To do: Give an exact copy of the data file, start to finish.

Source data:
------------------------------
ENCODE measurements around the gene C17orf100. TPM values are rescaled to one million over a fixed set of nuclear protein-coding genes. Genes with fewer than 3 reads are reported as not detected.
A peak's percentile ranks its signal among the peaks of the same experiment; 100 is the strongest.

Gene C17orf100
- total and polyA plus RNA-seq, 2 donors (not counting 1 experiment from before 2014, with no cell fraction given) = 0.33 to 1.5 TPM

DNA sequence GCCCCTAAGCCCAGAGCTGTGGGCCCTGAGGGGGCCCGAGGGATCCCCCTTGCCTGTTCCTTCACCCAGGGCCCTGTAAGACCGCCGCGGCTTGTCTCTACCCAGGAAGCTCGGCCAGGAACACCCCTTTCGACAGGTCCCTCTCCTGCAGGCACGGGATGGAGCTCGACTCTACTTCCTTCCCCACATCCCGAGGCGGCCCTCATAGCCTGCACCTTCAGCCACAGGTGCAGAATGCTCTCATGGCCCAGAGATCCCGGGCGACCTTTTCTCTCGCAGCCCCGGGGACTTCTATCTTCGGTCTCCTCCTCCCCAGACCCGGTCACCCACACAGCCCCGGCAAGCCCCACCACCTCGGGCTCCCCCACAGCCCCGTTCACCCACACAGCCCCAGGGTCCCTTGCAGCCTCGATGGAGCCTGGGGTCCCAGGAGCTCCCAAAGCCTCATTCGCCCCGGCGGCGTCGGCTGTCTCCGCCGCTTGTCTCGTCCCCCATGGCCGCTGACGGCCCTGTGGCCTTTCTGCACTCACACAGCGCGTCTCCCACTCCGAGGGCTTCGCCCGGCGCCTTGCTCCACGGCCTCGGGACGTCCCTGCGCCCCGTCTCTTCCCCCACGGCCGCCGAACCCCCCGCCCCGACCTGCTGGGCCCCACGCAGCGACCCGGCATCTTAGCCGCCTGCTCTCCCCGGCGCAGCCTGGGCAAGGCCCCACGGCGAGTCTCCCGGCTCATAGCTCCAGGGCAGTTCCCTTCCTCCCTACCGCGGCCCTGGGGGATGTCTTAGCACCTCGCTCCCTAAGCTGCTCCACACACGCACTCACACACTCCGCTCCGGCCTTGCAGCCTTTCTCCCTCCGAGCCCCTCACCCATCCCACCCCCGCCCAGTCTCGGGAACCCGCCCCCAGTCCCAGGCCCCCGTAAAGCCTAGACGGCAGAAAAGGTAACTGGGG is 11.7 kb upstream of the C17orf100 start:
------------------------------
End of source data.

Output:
ENCODE measurements around the gene C17orf100. TPM values are rescaled to one million over a fixed set of nuclear protein-coding genes. Genes with fewer than 3 reads are reported as not detected.
A peak's percentile ranks its signal among the peaks of the same experiment; 100 is the strongest.

Gene C17orf100
- total and polyA plus RNA-seq, 2 donors (not counting 1 experiment from before 2014, with no cell fraction given) = 0.33 to 1.5 TPM

DNA sequence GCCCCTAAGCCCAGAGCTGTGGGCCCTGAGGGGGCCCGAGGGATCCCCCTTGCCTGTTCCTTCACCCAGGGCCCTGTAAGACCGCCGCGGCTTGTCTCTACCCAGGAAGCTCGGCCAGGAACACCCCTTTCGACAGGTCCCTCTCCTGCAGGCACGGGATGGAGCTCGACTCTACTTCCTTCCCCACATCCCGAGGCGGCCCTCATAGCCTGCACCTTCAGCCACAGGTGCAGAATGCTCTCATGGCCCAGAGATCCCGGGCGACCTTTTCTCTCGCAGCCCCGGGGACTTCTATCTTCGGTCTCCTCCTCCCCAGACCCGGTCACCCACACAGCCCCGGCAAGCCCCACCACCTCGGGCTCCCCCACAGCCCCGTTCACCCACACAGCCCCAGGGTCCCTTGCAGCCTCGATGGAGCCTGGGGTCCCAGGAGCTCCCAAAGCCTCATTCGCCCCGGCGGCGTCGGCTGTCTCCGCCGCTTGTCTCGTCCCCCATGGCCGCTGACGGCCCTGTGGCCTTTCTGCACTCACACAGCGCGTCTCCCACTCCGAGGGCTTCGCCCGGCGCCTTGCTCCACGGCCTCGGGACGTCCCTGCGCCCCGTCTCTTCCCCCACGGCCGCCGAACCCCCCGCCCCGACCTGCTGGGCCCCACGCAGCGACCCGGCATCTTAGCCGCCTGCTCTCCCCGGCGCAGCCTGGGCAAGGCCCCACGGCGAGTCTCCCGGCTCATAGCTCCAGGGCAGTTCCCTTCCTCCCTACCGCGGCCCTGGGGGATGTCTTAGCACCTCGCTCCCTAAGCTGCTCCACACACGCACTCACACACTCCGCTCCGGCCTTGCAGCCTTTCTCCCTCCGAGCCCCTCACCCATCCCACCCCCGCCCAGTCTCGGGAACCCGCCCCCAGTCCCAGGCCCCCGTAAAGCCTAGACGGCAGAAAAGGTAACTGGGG is 11.7 kb upstream of the C17orf100 start: